NASA and EPA build hyperspectral imager for crop studies

STENNIS SPACE CENTER, Miss., 6 May 2005. Can you see the difference between traditional corn and bio-engineered corn? NASA technology is beginning to provide the answer in a snapshot.

May 6th, 2005

STENNIS SPACE CENTER, Miss., 6 May 2005. Can you see the difference between traditional corn and bio-engineered corn? NASA technology is beginning to provide the answer in a snapshot.

The technology is called hyperspectral imaging. It uses a special camera to cut one snapshot into 120 color-specific images. Hyperspectral means getting many more images within the spectrum of just one picture, so each image shows a unique characteristic not visible to the human eye.

The hyperspectral camera and its applications were developed by the Institute for Technology Development at NASA's Stennis Space Center, Miss. The Institute is one of several NASA Research Partnership Centers managed by the agency's Marshall Space Flight Center, Huntsville, Ala.

The Environmental Protection Agency (EPA) teamed with NASA to use the technology to ensure appropriate management practices are used to avoid the development of resistance in corn pest populations. Pest resistance could severely limit the continued use of these new varieties of corn. With more than 25 million acres of corn planted this year, it is physically and economically infeasible to sample each one.

The new technology seeks to provide an active monitoring capability to inform the grower of pest resistance development. Early use of hyperspectral imaging provides the ability to distinguish between the two types of corn and identify pest infestation conditions. Bio-engineered corn has inserted genes to make the plant resistant to insects, the groups noted in a release.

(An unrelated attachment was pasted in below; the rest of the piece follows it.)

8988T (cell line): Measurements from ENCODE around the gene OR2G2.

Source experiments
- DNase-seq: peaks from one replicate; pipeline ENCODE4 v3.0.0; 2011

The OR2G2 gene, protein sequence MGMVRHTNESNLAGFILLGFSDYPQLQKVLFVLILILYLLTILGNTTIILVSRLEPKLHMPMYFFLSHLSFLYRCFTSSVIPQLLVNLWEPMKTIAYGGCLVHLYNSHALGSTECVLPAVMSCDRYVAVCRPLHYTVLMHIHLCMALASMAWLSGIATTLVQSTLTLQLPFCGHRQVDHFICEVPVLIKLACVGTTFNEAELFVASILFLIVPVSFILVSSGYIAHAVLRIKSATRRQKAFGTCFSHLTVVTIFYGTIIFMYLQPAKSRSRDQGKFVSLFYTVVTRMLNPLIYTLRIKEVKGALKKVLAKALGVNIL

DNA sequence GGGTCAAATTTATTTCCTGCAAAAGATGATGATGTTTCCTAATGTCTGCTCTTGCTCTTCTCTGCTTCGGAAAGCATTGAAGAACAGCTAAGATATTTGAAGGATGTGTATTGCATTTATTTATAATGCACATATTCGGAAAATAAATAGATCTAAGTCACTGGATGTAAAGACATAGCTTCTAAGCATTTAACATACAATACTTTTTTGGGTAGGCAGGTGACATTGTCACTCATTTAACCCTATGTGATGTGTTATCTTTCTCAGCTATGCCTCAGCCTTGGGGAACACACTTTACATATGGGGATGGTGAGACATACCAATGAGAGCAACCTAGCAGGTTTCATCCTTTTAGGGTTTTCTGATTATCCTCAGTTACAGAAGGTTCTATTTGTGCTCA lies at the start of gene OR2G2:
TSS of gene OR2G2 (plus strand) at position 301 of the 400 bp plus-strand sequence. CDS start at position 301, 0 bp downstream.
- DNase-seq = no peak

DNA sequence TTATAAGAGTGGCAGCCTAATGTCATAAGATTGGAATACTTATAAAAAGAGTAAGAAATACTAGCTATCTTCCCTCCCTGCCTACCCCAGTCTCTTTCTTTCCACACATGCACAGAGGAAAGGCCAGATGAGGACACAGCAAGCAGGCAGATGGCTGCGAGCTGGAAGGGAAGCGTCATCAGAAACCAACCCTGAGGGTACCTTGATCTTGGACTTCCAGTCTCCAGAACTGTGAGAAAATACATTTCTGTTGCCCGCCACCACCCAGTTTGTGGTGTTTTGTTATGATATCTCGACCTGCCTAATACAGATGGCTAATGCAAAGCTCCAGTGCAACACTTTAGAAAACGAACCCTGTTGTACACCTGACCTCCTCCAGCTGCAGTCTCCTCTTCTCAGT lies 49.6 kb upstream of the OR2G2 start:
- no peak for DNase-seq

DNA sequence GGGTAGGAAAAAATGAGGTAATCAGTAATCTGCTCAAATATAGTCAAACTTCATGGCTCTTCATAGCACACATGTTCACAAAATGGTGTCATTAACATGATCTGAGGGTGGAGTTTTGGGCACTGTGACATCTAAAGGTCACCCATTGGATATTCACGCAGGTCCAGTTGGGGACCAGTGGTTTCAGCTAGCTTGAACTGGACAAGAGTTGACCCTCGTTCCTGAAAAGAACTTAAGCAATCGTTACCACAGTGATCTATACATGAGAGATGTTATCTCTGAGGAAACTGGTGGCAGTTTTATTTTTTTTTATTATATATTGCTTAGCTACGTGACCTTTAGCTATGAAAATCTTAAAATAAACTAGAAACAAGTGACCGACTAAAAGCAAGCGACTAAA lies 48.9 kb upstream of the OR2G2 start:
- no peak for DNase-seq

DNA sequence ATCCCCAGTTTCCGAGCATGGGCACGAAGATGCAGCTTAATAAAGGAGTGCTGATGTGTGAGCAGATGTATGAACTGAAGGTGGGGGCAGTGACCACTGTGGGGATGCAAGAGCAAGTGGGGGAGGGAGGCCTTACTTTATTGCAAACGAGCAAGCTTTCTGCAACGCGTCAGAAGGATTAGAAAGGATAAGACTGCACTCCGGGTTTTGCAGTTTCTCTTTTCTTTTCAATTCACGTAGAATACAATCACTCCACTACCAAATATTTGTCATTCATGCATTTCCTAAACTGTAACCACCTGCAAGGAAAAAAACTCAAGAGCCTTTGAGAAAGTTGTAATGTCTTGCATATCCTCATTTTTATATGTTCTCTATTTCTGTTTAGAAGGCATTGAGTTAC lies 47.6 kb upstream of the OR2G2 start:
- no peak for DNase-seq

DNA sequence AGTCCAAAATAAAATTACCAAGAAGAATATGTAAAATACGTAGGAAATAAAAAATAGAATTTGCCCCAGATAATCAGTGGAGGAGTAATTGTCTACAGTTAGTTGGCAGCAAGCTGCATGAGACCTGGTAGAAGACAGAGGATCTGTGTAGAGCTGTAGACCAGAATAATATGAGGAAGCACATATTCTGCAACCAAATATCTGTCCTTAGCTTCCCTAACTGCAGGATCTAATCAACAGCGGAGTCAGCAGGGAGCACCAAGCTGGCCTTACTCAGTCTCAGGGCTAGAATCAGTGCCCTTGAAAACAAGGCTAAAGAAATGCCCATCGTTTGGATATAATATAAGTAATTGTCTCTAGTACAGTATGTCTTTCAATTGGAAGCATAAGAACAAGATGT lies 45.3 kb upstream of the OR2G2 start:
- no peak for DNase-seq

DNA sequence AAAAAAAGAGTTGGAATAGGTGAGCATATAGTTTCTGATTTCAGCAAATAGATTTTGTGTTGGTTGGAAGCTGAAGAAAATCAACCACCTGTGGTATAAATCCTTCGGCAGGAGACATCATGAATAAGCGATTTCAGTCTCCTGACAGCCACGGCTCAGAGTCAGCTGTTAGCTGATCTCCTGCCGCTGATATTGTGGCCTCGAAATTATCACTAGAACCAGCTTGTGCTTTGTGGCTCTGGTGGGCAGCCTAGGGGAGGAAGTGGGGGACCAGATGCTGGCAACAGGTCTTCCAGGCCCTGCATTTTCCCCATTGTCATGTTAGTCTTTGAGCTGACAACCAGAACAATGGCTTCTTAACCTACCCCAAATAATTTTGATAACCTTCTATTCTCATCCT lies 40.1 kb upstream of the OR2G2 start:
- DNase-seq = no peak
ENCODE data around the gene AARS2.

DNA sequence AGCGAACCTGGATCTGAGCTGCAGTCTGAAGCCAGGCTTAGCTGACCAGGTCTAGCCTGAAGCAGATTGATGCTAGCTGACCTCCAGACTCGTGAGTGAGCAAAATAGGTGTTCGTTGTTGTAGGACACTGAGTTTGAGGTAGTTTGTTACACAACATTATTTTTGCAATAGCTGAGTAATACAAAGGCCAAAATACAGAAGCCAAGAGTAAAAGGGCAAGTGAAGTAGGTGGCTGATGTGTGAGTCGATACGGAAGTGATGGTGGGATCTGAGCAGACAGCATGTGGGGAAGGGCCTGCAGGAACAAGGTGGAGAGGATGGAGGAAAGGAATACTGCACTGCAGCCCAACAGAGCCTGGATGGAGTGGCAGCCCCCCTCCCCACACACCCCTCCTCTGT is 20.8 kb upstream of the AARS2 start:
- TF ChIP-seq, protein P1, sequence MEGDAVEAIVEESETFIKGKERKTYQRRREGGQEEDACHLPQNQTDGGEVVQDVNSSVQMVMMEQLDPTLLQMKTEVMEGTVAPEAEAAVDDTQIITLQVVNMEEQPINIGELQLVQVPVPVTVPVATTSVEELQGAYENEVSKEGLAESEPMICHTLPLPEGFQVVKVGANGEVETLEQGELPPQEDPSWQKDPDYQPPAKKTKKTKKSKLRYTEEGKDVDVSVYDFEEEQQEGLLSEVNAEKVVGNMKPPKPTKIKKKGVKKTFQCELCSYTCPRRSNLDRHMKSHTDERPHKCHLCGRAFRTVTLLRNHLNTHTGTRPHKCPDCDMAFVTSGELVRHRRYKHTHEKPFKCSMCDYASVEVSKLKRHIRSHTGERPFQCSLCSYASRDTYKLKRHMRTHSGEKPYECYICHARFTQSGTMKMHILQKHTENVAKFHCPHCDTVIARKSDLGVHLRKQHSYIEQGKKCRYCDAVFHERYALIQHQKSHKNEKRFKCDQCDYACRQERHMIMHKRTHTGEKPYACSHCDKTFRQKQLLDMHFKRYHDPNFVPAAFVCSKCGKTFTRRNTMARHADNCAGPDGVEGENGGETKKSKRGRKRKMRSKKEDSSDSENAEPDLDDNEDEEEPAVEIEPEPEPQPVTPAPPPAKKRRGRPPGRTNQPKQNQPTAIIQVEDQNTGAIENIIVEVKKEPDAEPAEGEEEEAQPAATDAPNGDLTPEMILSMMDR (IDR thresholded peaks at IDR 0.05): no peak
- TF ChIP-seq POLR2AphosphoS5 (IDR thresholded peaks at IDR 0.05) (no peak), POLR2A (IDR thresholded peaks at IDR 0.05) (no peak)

The EPA is using a small hyperspectral camera mounted on an aircraft. The aircraft flies at approximately 8,000 feet, imaging the same sites every 10 days during growing season. The images are put into a computer system, and data-mining techniques are used to extract information about the corn.

"This effort will enhance NASA's understanding of image processing techniques to extract knowledge from hyperspectral data sets," said Brian Mitchell of NASA's Space Partnership Development Program at Marshall. "The research being conducted with genetically modified plants and plant growth has the potential to contribute significantly in our ability to grow sustainable and nutritional crops in space. This could prove vital for long duration exploration missions."

The hyperspectral technology supports the Vision for Space Exploration and long-term spaceflight goals. The Vision calls for returning the Space Shuttle to safe flight, completing the International Space Station, human and robotic exploration of the Solar System.

"This knowledge is vital to future Mars missions," said George May, director of the Institute for Technology Development. "When we go to Mars, we will have to grow our own food. This technology enables early detection of stresses in plants, such as nutrient problems, so corrective action can be taken to maintain the food supply."

Hyperspectral imaging may be used to treat crew injuries in space, May noted. The Institute is working on a portable, handheld camera to take images of a wound site. Using that image to identify wound severity and healing progress will allow doctors to decide the best treatment. The imaging could save precious diagnostic time, which would also improve healing by ensuring timely and proper treatment.

Hyperspectral imaging will also detect mold and toxins in spacecraft, a needed tool during long-duration missions to ensure crews have a clean, healthy environment.

The patented, portable hyperspectral sensor was inducted into the Space Foundation's Space Technology Hall of Fame in April. The Space Foundation is a non-profit organization supporting space activities, space professionals and education. For more information, see www.ssc.nasa.gov.

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